What Happens First?
Often when a person thinks about a vocation to priesthood some of the first practical questions they ask is: How long will it take me to become a priest? What is the application procedure? Where will I have to study? etc. In the past there may have been straightforward answers to these questions as most lads coming forward for priesthood came straight from secondary school after doing the leaving cert. They were equal in age and had generally all reached at least a pass in leaving cert. It was pretty much certain that they would spend six years in a seminary studying philosophy and theology and also carrying out different pastoral works around the diocese gaining pastoral experience. However nowadays lads present for priesthood at different ages (18-50) with different life and work experience and so it is difficult to say on a general basis how long formation might take.
I suppose the best way of answering this question of how long the formation process is is simply that Archbishop Diarmuid wants anyone who comes to the stage of ordination to be as well equipped and as prepared as possible so that when they go out to minister in a parish or faith community that they will not just exist but will live a full, joyful and happy life as a priest.
The first step on the road to formally discerning (understanding whether you are being called to priesthood) is an initial meeting with the Vocations Director. This is a relaxed meeting where the Vocations director gets an idea of the life so far for the person thinking about priesthood. Are there indications in the life of the person that a vocation to priesthood exists?
If after this initial meeting the Vocations Director and the person himself is happy to mover forward then this begins a series of meetings with the Vocations Director. These meetings are an opportunity firstly for the person to grow in his understanding of what it means to be called by God to priesthood and secondly an opportunity for the Vocations Director to get to know him well so that he can advise him whether or not to make a formal application to become a seminarian. How long this takes and how many meetings depends on the person themselves and his own specific needs.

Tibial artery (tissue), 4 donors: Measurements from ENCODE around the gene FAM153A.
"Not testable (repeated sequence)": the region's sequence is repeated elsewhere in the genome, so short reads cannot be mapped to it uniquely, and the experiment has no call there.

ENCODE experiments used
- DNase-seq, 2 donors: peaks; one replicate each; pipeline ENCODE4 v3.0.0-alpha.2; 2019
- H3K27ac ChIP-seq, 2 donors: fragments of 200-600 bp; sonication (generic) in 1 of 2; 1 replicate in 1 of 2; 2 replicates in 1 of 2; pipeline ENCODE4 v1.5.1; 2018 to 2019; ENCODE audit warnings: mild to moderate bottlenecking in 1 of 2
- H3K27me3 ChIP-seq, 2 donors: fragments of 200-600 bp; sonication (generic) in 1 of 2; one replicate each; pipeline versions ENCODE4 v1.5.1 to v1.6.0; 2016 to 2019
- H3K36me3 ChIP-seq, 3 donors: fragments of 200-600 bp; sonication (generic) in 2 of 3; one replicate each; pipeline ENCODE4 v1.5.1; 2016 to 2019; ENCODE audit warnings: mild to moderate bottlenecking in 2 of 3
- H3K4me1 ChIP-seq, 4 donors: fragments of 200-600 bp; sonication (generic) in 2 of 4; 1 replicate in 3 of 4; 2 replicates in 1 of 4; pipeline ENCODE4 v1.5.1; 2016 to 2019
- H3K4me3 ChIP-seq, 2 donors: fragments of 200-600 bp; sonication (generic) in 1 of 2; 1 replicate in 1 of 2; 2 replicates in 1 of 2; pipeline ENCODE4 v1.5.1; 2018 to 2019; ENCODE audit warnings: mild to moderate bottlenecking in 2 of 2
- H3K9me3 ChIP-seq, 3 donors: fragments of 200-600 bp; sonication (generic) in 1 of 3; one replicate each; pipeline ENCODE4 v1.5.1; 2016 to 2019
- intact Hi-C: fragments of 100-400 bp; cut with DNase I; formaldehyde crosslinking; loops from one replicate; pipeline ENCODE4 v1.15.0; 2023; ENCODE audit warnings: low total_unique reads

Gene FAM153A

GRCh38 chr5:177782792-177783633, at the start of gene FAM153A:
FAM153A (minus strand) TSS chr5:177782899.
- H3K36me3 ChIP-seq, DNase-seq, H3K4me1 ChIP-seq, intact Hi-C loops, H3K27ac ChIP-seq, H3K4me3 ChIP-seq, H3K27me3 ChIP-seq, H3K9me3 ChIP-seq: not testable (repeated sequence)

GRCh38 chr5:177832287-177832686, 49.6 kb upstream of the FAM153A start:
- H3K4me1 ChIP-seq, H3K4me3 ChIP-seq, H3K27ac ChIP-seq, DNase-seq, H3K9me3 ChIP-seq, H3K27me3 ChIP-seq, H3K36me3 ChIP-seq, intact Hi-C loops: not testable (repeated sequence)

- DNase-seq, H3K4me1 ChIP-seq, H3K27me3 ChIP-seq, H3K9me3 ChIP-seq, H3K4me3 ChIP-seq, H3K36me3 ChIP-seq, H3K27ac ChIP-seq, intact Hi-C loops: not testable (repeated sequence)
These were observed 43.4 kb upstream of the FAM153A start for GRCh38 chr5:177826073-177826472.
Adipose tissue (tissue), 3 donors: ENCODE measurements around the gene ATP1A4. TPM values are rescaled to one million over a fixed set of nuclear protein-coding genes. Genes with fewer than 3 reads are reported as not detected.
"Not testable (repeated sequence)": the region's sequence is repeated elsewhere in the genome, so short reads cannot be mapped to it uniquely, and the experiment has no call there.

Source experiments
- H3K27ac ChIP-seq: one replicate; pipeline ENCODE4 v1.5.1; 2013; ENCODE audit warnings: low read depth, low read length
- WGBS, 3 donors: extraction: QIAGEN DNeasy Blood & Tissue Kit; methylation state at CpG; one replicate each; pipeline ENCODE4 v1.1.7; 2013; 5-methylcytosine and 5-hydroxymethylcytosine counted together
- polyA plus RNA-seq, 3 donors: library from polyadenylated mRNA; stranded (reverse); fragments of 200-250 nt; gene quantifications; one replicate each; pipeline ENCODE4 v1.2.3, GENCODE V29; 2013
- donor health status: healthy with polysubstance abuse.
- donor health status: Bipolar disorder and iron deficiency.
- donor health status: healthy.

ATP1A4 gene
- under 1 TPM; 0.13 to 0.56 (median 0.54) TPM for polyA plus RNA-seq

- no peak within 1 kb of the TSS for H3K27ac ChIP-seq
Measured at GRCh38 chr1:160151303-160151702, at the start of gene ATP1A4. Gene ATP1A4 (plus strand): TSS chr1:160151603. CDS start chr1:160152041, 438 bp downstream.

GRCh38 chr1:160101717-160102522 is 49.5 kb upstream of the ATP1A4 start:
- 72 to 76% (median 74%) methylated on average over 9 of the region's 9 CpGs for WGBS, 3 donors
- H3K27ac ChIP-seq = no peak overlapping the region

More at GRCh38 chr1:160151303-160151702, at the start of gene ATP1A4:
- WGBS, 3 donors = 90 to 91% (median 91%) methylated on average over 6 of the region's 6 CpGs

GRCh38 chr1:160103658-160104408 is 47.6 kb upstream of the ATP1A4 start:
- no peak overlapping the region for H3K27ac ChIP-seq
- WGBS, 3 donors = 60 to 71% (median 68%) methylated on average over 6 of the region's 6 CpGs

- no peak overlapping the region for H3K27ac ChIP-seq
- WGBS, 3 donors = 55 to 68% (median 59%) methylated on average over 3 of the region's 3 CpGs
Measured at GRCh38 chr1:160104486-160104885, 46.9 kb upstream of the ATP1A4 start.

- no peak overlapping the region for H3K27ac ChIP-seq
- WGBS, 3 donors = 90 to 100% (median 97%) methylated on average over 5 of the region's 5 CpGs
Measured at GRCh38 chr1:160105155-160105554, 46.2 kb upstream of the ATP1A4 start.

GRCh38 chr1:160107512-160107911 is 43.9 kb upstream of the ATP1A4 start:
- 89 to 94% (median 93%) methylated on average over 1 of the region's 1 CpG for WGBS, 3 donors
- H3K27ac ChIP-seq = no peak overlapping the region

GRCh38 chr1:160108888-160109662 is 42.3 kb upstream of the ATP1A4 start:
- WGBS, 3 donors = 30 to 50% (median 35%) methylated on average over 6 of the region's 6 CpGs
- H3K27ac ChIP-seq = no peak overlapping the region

This period of discernment is a very hallowed time. Mostly through prayer the person grows in their understanding of God’s unique call for them and grows in confidence to make an application to the Archbishop to formally apply to become a seminarian.
What is Discernment?
God has a plan for you and your life. As He had a plan for the great people in the scriptures eg. Jememiah, Samuel or Mary, so he has a plan for you! In order to be able to understand where and what that call holds for you it is important to give some time and space to discerning His call. Discernment is a process by means of which I seek to recognise what God is asking of me, either in a particular situation, or in choosing the direction of my life. It is a decision between all the possibilities that life holds for us and ultimately deciding on the one that will bring fulfilment and peace. A fulfilment and peace not just for me but for the community too… the call to priesthood is a call to generosity and service of the community.